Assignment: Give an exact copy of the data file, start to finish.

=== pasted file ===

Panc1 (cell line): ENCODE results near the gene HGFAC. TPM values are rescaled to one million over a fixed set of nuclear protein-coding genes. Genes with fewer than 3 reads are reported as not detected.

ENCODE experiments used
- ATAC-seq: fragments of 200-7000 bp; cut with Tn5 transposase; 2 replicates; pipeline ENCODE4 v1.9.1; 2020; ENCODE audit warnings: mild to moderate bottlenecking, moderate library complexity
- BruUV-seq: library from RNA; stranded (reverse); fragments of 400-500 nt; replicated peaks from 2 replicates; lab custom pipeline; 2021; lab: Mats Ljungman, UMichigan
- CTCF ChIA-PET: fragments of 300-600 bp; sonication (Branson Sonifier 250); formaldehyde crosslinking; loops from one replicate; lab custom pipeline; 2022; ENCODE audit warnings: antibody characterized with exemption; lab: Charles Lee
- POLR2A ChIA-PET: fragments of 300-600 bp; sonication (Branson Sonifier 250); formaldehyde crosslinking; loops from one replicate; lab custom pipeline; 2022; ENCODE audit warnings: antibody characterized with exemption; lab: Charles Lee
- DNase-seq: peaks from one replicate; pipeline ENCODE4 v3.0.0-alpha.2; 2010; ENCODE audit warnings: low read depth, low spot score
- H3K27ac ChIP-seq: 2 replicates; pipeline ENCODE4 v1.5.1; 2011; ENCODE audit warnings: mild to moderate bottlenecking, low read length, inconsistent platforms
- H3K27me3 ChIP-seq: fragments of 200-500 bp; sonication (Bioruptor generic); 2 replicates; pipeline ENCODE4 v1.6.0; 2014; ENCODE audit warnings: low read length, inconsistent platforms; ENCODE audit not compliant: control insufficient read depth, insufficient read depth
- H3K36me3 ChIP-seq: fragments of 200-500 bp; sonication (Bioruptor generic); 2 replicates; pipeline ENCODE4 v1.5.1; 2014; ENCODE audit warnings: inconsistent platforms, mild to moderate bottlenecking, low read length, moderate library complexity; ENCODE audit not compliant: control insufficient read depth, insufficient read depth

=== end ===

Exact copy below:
Panc1 (cell line): ENCODE results near the gene HGFAC. TPM values are rescaled to one million over a fixed set of nuclear protein-coding genes. Genes with fewer than 3 reads are reported as not detected.

ENCODE experiments used
- ATAC-seq: fragments of 200-7000 bp; cut with Tn5 transposase; 2 replicates; pipeline ENCODE4 v1.9.1; 2020; ENCODE audit warnings: mild to moderate bottlenecking, moderate library complexity
- BruUV-seq: library from RNA; stranded (reverse); fragments of 400-500 nt; replicated peaks from 2 replicates; lab custom pipeline; 2021; lab: Mats Ljungman, UMichigan
- CTCF ChIA-PET: fragments of 300-600 bp; sonication (Branson Sonifier 250); formaldehyde crosslinking; loops from one replicate; lab custom pipeline; 2022; ENCODE audit warnings: antibody characterized with exemption; lab: Charles Lee
- POLR2A ChIA-PET: fragments of 300-600 bp; sonication (Branson Sonifier 250); formaldehyde crosslinking; loops from one replicate; lab custom pipeline; 2022; ENCODE audit warnings: antibody characterized with exemption; lab: Charles Lee
- DNase-seq: peaks from one replicate; pipeline ENCODE4 v3.0.0-alpha.2; 2010; ENCODE audit warnings: low read depth, low spot score
- H3K27ac ChIP-seq: 2 replicates; pipeline ENCODE4 v1.5.1; 2011; ENCODE audit warnings: mild to moderate bottlenecking, low read length, inconsistent platforms
- H3K27me3 ChIP-seq: fragments of 200-500 bp; sonication (Bioruptor generic); 2 replicates; pipeline ENCODE4 v1.6.0; 2014; ENCODE audit warnings: low read length, inconsistent platforms; ENCODE audit not compliant: control insufficient read depth, insufficient read depth
- H3K36me3 ChIP-seq: fragments of 200-500 bp; sonication (Bioruptor generic); 2 replicates; pipeline ENCODE4 v1.5.1; 2014; ENCODE audit warnings: inconsistent platforms, mild to moderate bottlenecking, low read length, moderate library complexity; ENCODE audit not compliant: control insufficient read depth, insufficient read depth